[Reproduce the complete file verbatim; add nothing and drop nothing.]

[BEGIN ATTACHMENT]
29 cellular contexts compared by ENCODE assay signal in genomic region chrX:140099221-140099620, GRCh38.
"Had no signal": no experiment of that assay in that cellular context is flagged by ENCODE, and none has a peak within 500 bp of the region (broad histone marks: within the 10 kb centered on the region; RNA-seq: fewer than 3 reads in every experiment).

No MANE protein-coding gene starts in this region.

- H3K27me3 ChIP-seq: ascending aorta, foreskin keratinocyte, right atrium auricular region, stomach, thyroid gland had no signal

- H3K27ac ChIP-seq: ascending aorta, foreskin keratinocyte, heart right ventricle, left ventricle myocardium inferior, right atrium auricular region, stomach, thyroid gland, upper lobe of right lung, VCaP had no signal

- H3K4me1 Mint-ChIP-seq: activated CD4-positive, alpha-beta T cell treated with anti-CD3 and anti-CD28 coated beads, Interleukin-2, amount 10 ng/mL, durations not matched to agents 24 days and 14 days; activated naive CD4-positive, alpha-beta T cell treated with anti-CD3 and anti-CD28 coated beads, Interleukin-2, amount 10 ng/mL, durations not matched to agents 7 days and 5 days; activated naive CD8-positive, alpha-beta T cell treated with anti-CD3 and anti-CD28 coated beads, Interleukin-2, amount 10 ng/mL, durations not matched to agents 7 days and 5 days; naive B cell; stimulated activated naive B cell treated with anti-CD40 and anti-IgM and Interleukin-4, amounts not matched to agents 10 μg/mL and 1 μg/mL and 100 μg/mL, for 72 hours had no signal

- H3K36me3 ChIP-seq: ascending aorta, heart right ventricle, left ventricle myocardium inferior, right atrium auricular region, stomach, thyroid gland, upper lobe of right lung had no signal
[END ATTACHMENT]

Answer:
29 cellular contexts compared by ENCODE assay signal in genomic region chrX:140099221-140099620, GRCh38.
"Had no signal": no experiment of that assay in that cellular context is flagged by ENCODE, and none has a peak within 500 bp of the region (broad histone marks: within the 10 kb centered on the region; RNA-seq: fewer than 3 reads in every experiment).

No MANE protein-coding gene starts in this region.

- H3K27me3 ChIP-seq: ascending aorta, foreskin keratinocyte, right atrium auricular region, stomach, thyroid gland had no signal

- H3K27ac ChIP-seq: ascending aorta, foreskin keratinocyte, heart right ventricle, left ventricle myocardium inferior, right atrium auricular region, stomach, thyroid gland, upper lobe of right lung, VCaP had no signal

- H3K4me1 Mint-ChIP-seq: activated CD4-positive, alpha-beta T cell treated with anti-CD3 and anti-CD28 coated beads, Interleukin-2, amount 10 ng/mL, durations not matched to agents 24 days and 14 days; activated naive CD4-positive, alpha-beta T cell treated with anti-CD3 and anti-CD28 coated beads, Interleukin-2, amount 10 ng/mL, durations not matched to agents 7 days and 5 days; activated naive CD8-positive, alpha-beta T cell treated with anti-CD3 and anti-CD28 coated beads, Interleukin-2, amount 10 ng/mL, durations not matched to agents 7 days and 5 days; naive B cell; stimulated activated naive B cell treated with anti-CD40 and anti-IgM and Interleukin-4, amounts not matched to agents 10 μg/mL and 1 μg/mL and 100 μg/mL, for 72 hours had no signal

- H3K36me3 ChIP-seq: ascending aorta, heart right ventricle, left ventricle myocardium inferior, right atrium auricular region, stomach, thyroid gland, upper lobe of right lung had no signal